Michael Rouse-Deane: I've always stood by HOUSD no matter what, because HOUSD was basically the first webcomic that really got me to read more. It's always been my favorite and it is sad that it has ended. Another favorite of mine is Beaver & Steve. I just don't know how James Turner writes that stuff, but it always cheers me up. I also got into boot_error this year, itâ€™s very British and very funny. Since I am addicted to the furry characters, I'm a huge fan of Ninja Bunny. It's good to have a comic that doesn't have much, if any, speech in it, because sometimes actions do speak louder. Finally, my other favorite this year is Multiplex, because I love films so much. Whereas other people have their gamer comics -- which most of the time I don't understand -- this is my kind of comic. I seriously love it and laugh at all the in-jokes about films because I know what they're talking about!
Gary Tyrrell: Achewood started the year with the brilliant "Great Outdoor Fight" storyline, and has only gotten better since then. Scary Go Round has seamlessly shifted between characters and plots, and given John Allison's hand-drawn art an opportunity to shine. Girl Genius has shown that you can do long-form stories in small chunks without losing momentum (or failing to bring a killer punchline with each update). Ursula Vernon continues to do a fabulous job with Digger. For number five there are a bunch of candidates, but I'm going to have to give it to the recently wrapped Concerned, because Christopher Livingston did a terrific job of making me care -- contrary to all my tendencies -- about a complete and utter moron. That's living proof of the transformative power of storytelling.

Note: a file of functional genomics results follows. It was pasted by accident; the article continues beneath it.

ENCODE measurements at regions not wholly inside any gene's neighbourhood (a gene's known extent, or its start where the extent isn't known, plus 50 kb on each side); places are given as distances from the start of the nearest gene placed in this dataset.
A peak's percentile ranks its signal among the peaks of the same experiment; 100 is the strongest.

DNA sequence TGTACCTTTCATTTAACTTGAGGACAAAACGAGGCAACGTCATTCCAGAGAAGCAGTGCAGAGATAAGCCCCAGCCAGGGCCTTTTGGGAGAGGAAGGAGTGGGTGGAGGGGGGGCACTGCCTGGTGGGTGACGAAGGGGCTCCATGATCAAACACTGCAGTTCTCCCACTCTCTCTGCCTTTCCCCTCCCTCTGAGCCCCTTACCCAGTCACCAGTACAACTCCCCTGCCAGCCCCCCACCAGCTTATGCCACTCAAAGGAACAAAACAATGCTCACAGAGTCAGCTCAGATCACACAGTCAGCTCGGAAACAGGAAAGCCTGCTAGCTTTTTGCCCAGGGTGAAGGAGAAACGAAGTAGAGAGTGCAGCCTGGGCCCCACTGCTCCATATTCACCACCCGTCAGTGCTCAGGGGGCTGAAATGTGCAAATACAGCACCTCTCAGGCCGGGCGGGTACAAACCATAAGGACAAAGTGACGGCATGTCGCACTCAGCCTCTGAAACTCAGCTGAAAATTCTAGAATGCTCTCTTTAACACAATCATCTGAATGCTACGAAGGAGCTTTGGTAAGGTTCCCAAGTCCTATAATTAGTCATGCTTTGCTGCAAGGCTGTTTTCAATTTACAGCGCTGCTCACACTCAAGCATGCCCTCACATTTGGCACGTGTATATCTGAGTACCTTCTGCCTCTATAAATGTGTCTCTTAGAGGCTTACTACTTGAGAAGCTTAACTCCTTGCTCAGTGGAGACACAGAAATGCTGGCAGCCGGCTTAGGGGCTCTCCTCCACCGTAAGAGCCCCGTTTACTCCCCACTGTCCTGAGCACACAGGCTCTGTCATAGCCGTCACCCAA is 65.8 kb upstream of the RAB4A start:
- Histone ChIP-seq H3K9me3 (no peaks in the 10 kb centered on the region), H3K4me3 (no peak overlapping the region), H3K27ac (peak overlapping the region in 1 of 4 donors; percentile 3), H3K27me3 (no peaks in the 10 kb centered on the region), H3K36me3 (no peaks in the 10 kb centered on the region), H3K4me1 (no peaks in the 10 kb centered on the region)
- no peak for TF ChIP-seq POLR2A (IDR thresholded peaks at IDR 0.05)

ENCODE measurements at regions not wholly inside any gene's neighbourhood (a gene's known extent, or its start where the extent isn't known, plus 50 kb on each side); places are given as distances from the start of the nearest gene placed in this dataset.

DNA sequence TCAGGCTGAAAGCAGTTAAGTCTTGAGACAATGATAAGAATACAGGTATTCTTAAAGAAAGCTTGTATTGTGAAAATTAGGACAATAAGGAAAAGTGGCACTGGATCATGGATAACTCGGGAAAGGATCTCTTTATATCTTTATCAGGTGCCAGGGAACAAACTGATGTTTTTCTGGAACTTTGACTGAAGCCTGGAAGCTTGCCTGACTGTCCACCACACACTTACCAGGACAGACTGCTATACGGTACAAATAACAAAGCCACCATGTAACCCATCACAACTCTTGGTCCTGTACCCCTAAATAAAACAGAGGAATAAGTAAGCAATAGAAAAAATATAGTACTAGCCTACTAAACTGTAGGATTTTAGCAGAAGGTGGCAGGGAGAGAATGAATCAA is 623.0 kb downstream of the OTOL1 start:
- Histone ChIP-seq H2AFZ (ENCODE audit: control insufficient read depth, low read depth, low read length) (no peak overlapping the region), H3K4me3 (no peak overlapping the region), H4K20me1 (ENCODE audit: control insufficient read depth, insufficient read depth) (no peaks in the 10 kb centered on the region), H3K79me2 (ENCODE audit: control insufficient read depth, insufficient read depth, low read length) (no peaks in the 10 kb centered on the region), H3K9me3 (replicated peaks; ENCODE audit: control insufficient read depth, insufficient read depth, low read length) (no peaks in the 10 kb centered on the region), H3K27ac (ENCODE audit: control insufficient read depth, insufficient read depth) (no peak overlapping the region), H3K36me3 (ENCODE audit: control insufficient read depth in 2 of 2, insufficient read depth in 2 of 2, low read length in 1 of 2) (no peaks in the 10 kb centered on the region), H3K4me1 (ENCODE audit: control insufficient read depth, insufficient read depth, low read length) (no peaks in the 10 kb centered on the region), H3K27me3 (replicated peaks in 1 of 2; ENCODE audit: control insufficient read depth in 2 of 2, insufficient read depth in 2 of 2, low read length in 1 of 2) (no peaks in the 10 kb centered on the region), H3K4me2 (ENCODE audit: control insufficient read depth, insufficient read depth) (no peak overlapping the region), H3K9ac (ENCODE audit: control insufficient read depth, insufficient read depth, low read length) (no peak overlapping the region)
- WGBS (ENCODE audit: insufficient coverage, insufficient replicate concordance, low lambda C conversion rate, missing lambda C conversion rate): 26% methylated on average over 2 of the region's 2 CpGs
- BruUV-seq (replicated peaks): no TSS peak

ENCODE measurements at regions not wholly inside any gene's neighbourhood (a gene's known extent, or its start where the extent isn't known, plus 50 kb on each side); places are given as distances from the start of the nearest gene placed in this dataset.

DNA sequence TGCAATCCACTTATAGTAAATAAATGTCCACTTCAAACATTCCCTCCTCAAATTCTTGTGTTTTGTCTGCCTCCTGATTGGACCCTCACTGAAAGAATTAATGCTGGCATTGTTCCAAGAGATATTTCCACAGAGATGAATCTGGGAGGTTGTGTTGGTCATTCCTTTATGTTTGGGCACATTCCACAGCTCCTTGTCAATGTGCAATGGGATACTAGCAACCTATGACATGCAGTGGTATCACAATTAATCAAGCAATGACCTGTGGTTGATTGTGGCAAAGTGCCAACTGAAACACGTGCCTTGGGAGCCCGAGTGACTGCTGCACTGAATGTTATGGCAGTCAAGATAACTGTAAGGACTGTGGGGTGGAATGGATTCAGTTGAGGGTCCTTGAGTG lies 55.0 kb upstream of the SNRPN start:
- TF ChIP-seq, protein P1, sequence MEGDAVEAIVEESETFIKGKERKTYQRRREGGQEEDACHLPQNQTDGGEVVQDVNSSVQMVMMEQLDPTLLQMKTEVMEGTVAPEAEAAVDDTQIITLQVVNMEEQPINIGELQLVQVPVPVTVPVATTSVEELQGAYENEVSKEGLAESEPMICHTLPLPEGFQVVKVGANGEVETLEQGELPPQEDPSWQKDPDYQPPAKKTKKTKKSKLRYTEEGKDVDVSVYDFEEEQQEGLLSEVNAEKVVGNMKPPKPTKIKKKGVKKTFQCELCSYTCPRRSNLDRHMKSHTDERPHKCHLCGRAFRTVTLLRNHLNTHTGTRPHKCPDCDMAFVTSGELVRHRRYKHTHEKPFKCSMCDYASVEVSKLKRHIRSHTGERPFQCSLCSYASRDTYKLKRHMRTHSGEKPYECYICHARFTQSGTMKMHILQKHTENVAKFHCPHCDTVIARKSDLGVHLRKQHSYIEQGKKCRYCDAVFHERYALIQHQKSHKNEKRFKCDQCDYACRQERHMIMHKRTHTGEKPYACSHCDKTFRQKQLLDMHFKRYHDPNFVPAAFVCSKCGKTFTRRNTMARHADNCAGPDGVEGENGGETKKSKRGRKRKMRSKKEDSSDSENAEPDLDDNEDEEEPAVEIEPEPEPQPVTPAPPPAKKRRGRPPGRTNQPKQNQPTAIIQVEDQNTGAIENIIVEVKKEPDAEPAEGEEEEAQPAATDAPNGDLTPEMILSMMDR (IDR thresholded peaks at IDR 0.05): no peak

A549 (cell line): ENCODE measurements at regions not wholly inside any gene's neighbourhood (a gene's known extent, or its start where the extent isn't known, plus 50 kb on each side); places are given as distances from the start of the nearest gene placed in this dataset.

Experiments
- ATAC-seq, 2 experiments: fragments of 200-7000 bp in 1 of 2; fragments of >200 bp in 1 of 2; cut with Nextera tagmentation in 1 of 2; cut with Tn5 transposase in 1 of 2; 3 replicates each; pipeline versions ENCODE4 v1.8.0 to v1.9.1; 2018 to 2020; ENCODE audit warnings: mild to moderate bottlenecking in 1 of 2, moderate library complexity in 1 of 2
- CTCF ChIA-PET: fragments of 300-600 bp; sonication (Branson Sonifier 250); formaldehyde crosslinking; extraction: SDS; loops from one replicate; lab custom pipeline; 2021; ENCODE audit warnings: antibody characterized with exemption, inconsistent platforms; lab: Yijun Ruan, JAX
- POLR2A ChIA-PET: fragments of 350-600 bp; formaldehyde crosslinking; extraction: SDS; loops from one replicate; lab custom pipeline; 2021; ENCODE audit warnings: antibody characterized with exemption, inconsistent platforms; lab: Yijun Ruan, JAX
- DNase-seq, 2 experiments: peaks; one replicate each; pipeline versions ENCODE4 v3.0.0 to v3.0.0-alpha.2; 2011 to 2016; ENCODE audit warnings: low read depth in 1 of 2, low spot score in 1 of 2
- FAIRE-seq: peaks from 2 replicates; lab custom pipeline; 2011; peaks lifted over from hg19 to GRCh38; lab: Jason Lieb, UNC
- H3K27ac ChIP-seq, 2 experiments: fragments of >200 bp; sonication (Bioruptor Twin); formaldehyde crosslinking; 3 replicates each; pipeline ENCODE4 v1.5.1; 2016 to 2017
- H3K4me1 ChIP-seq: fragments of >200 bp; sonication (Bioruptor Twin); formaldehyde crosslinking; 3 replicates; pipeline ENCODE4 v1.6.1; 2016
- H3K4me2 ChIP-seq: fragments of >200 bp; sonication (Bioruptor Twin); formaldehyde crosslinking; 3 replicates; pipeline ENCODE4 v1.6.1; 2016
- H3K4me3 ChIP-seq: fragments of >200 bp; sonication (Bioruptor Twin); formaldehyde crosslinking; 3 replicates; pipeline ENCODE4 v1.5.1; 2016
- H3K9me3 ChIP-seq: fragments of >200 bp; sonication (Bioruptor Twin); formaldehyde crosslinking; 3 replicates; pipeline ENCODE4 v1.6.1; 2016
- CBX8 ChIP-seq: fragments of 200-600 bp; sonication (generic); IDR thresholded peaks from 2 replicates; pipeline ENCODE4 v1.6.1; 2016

Xerexes: Were there any comics that debuted on the web in 2006 that really stood out for you?
Rouse-Deane: There's only one that really stood out this year for me personally and that is Grumps by Chris Jones. I was quite shocked at the level of artistry (and also nudity!). Who would have thought that a webcomic about an old folk's home would be so funny and, in my mind, successful. Sure there's a lot of things I wish I wouldn't see and I'm sure reading it will make you go blind sooner or later, but it's stood out for me because it's so fresh and new.
Burns: I'm going to open with Cheshire Crossing. This both represents Andy Weir moving on to something different and interesting, and a new model -- one that others have triedÂ where an entire 'comic book' gets produced and then released to the web, rather than daily or weekly regular updates of strips and pages. I like the artwork and the story and the pacing, and that's a good set of things to like. I'm also seriously grooving on Girl/Robot -- Petie's really hit his stride, and while I'm a little curious if he can keep up with it -- it's a formula that could become repetitive after a while -- so far it's been heaps of fun.